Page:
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Role of MgO in prevention of lining corrosion in converters

        Role of MgO in prevention of lining corrosion in converters

In the present day primary steelmaking processes, magnesia carbon bricks are the most commonly used refractory material for lining of the primary steel making furnace. The lining life differs from steel plant to steel plant because of refractory, operation and maintenance practices (Fig. 1).

Process infloence

Fig 1 Effects of various refractory wear factors

The effect of different parameters on the lining life is elaborated in Table 1

Table 1 Effects of different parameters on lining life
Sl.No.ParameterEffect on lifeSeverity of influence
1Hot Metal
Total Fe ContentNegativeHigh
CaF2 AdditionNegativeMedium
MgO contentPositiveHigh
Al2O3 ContentNegativeLow
Lime AdditionPositiveMedium
End point TemperatureNegativeHigh
Blowing durationNegativeMedium
Production rate (Heats/day)PositiveMedium
Slag VolumeNegativeLow
Atmosphere (CO/CO2)PositiveMedium
Delay in charging limeNegativeMedium
4Design of Converter
Vessel volumePositiveLow
Cone anglePositiveLow
Multi hole blow lancePositivehigh

The relationship of some of the parameters influencing the lining life of the converter is shown in Figure 2.

Influence of process needs


Fig 2 Relationship of the parameters affecting the lining life

During the process of steel making, the main wear mechanisms are impact, corrosion, thermo-mechanical stresses and erosion. Though all the factors are important but corrosion due to dissolution of refractory material in the slag has a major effect on the lining life. During the process of steel making various oxides are produced which are fluxed with calcined lime to produce steel making slag. This slag is corrosive in nature and is in continuous touch with the surface of the converter lining. Due to this reason dissolution of lining takes place when the conditions are favourable to it.

The temperature in the converter, while producing steel, rises because of exothermic reactions that are taking place. The tapping temperature of liquid steel is normally 1660 deg. C and above.

At these temperatures the steel making slags, if it is unsaturated with MgO, take MgO from the converter lining material and try to get saturated. In the process it depletes lining from MgO and causes faster wear of the lining. For arresting this, it is necessary that the steel making slag is made saturated or super saturated with MgO by adding materials in the converter during the process of steel making, which are rich in MgO.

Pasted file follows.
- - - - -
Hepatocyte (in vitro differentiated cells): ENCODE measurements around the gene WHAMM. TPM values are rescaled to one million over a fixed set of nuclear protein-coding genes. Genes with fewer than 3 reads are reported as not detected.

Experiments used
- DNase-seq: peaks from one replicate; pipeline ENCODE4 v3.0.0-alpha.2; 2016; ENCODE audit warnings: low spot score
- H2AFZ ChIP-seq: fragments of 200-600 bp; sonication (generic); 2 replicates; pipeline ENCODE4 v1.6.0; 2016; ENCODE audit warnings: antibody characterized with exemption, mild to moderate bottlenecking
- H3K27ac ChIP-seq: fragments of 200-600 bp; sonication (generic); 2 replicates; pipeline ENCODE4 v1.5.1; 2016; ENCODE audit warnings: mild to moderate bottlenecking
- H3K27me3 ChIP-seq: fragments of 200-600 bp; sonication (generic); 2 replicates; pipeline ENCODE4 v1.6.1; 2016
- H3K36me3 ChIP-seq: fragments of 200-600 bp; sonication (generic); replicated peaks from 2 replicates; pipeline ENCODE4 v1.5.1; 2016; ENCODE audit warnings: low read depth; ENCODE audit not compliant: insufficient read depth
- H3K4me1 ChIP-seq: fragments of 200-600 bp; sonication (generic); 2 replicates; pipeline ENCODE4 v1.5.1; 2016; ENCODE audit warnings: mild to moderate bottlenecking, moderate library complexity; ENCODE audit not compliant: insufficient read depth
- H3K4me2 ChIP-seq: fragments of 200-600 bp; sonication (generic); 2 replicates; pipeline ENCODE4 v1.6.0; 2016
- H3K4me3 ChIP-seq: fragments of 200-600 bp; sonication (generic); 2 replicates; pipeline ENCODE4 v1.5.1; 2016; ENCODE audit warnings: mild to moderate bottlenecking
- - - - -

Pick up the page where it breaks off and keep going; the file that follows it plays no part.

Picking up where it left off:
The most common materials containing good per cent of MgO are calcined dolomite and calcined magnesite. The MgO containing materials which are charged in the converter are to be highly reactive and not to be dead burnt so that they dissolve in the slag quickly and prevent dissolution of the lining material for making up of MgO in the converter slag.

The quantity of MgO containing materials to be charged depends on the tapping temperature. Higher the temperature higher the per cent of MgO is needed to make the slag saturated. At 1660–1680 deg. C tapping temperature it is better if the MgO in the steel making slag is kept above 10 per cent.

The addition of calcined dolomite in the converter has other advantages also since it reduces the consumption of calcined lime during steel making. Further 10% to 12% MgO in the slag do not have any appreciable effect on slag viscosity. However increase in slag viscosity, if there, can be controlled by using slag thinning agents. The only feared adverse affect of high MgO slag on steel making is poor phosphor removal during the steel making.

The practice is very effectively utilized in many Indian steel plants where hot metal phosphorus levels are not high. The positive effect of high slag MgO on the lining life has been experienced in these steel plants. Now it has become a normal practise in these plants to keep MgO in the steel making slag at a level above 10%.

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